Vikrant Rana, the 26-year-old manager of DeLuca’s Market on Newbury Street, had just taken his break and walked down to the grandstand to see the finish when the explosions rang out — so powerfully that he “could feel it all the way up to my knees,” he said.


Pushed back by police, he and others assisted the injured on Newbury Street, where some removed shirts and belts to use as tourniquets. They moved the wounded, including a girl with a bleeding leg, and stayed with them until paramedics arrived.


“It was a humanitarian thing. They were tying the wounds, holding the hands. I was so scared — everyone was crying,” he said.


When he reached DeLuca’s again, a spectator was lying in the street outside. Rana and other employees passed out bottles of water and juice. “Everybody was doing their part,” Rana said. “Boston is known as a neighborhood city. Our store is a community store — we see a lot of regular customers.”


The store reopened Tuesday and business was brisk Wednesday. “People are not really feeling afraid. They’re trying to help each other,” he said as he stood on Newbury Street in his apron, people streaming by. “People are healing.”


Rana is originally from Nepal, where he said he saw his share of carnage in warring conflicts. He was encouraged, Rana said, to see his new community come together the way neighbors in his homeland helped each other.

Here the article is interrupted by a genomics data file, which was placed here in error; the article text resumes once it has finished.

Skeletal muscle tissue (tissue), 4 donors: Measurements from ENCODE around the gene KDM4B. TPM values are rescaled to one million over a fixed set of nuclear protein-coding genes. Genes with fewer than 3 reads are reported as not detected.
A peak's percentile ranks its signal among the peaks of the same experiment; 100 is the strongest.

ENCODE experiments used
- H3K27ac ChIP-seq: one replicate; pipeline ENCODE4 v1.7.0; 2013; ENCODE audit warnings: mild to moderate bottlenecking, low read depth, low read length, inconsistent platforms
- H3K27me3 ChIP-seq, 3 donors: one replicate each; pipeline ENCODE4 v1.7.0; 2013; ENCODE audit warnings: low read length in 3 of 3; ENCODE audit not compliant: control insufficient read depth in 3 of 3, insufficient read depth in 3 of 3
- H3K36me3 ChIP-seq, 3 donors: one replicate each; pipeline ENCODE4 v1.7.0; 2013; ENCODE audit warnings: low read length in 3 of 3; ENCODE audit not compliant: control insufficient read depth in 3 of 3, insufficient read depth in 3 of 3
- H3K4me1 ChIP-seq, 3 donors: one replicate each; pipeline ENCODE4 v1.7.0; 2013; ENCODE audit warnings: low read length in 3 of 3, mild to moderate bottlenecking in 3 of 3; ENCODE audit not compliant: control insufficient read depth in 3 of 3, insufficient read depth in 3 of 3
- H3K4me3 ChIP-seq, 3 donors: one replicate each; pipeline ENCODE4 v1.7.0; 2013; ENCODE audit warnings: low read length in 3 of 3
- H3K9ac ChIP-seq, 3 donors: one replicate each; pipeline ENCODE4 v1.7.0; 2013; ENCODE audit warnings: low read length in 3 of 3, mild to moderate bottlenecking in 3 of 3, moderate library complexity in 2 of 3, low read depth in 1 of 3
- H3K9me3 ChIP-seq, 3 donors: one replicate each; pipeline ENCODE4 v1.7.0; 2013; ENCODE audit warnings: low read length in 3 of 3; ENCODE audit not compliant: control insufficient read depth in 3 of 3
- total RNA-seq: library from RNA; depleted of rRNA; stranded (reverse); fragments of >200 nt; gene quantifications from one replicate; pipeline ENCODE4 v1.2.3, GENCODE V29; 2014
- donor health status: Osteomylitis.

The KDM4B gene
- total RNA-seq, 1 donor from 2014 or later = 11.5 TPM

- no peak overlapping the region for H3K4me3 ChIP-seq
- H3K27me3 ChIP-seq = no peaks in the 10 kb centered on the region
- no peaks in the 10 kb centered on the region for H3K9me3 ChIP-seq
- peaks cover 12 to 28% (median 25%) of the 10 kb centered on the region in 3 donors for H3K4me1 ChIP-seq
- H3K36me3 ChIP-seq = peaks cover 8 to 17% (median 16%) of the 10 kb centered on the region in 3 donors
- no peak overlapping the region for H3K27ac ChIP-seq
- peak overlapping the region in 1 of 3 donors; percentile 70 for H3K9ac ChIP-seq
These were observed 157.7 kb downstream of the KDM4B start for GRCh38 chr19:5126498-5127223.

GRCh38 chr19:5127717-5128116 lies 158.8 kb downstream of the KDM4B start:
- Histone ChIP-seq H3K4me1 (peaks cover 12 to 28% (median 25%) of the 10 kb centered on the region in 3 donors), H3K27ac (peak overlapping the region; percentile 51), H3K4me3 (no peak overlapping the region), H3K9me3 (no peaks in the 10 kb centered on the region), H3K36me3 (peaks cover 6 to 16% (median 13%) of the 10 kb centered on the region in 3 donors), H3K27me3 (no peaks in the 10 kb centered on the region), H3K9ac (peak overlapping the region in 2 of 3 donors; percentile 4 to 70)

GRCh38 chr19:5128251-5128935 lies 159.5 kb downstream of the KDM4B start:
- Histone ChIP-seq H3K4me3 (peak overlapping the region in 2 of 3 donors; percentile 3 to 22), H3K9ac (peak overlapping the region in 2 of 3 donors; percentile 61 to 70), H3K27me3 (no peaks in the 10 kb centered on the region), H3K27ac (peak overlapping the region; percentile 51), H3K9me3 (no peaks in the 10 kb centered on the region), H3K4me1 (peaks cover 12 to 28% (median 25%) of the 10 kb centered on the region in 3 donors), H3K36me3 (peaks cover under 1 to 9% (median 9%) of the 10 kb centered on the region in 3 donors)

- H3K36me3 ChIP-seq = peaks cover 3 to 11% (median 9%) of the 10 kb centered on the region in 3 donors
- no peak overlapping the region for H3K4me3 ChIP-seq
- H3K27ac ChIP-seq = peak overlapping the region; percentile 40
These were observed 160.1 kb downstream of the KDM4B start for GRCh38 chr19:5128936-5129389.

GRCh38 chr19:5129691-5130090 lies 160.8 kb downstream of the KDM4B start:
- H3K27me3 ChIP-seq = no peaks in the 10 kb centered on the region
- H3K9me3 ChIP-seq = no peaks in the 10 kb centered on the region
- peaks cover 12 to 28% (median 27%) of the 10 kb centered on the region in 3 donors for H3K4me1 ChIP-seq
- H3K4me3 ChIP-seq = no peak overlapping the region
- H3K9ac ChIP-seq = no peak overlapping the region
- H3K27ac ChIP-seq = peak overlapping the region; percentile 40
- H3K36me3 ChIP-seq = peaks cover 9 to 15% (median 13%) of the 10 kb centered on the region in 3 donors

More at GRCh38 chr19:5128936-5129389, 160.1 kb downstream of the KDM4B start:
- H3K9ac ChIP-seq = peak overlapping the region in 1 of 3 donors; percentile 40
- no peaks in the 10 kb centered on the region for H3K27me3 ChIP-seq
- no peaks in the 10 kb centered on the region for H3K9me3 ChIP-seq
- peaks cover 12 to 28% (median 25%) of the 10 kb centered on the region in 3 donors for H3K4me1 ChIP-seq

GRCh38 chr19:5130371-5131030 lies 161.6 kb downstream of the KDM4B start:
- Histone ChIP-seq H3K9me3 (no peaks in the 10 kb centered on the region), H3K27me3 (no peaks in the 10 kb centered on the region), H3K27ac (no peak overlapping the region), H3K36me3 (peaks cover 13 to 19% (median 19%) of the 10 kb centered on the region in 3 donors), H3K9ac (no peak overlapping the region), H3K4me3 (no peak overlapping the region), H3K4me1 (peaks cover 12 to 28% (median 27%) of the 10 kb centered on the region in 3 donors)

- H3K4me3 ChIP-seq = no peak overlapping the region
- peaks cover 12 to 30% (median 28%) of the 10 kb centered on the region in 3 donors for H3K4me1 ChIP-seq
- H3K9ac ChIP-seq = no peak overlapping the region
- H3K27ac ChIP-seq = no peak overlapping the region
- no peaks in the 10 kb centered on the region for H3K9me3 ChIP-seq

“This event showed what Americans are made of,” he said. “You see a lot of unity — opening homes to people. It really brought out the best in people.”


There were countless others who contributed small acts of kindness.


A 25-year-old runner named Laura Wellington was about a half-mile from the finish line when the bombs exploded, she wrote on Facebook. Diverted from the course, she desperately tried calling her relatives and, after determining they were safe, sat down and cried. A couple spotted her and came over. The woman asked if she was all right.


The man, who had finished the race and was wearing his ceremonial medal, asked Wellington if she had completed the race. When she said no, he removed his medal and placed it around her neck.


“You are a finisher in my eyes,” he told her.


“This couple reassured me that even though such a terrible thing had happened, everything was going to be OK,” she wrote in her post, accompanied by a picture of the medal.


As runners like Wellington were diverted from the course when police stopped the race, residents came out of their apartments with clothing and blankets to guard against the April chill. Will Ritter, a Republican campaign aide who lives a few blocks from the explosions, said he watched one man peel the sweatshirt off his back to warm a shivering runner.


Ritter and his girlfriend were among the dozens of people who offered to take in stranded runners and travelers via a Google spreadsheet full of addresses and phone numbers that went viral on the Web on Monday night. Others, like a man Ritter spotted Tuesday, tried to show gratitude to the National Guardsmen keeping watch by offering them powdery confections from a giant white pastry box.